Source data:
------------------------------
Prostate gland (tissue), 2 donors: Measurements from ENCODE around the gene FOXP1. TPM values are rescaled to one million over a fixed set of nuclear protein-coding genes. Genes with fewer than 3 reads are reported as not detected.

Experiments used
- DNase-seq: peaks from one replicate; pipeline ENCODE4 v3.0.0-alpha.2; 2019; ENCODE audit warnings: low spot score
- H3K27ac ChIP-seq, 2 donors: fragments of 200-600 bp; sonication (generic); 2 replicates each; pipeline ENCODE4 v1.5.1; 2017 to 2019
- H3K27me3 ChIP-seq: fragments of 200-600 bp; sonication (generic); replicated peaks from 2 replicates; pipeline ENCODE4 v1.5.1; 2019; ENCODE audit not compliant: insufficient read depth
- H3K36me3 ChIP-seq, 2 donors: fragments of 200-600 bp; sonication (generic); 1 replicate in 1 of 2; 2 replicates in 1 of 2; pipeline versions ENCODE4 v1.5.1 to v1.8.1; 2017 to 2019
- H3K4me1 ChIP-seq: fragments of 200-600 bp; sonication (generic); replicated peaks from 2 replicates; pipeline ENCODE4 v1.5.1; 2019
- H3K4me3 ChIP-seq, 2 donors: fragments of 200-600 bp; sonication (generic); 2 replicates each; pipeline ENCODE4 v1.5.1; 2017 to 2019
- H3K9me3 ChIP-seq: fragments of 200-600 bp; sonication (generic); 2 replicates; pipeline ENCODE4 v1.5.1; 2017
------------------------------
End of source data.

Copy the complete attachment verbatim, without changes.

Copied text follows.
Prostate gland (tissue), 2 donors: Measurements from ENCODE around the gene FOXP1. TPM values are rescaled to one million over a fixed set of nuclear protein-coding genes. Genes with fewer than 3 reads are reported as not detected.

Experiments used
- DNase-seq: peaks from one replicate; pipeline ENCODE4 v3.0.0-alpha.2; 2019; ENCODE audit warnings: low spot score
- H3K27ac ChIP-seq, 2 donors: fragments of 200-600 bp; sonication (generic); 2 replicates each; pipeline ENCODE4 v1.5.1; 2017 to 2019
- H3K27me3 ChIP-seq: fragments of 200-600 bp; sonication (generic); replicated peaks from 2 replicates; pipeline ENCODE4 v1.5.1; 2019; ENCODE audit not compliant: insufficient read depth
- H3K36me3 ChIP-seq, 2 donors: fragments of 200-600 bp; sonication (generic); 1 replicate in 1 of 2; 2 replicates in 1 of 2; pipeline versions ENCODE4 v1.5.1 to v1.8.1; 2017 to 2019
- H3K4me1 ChIP-seq: fragments of 200-600 bp; sonication (generic); replicated peaks from 2 replicates; pipeline ENCODE4 v1.5.1; 2019
- H3K4me3 ChIP-seq, 2 donors: fragments of 200-600 bp; sonication (generic); 2 replicates each; pipeline ENCODE4 v1.5.1; 2017 to 2019
- H3K9me3 ChIP-seq: fragments of 200-600 bp; sonication (generic); 2 replicates; pipeline ENCODE4 v1.5.1; 2017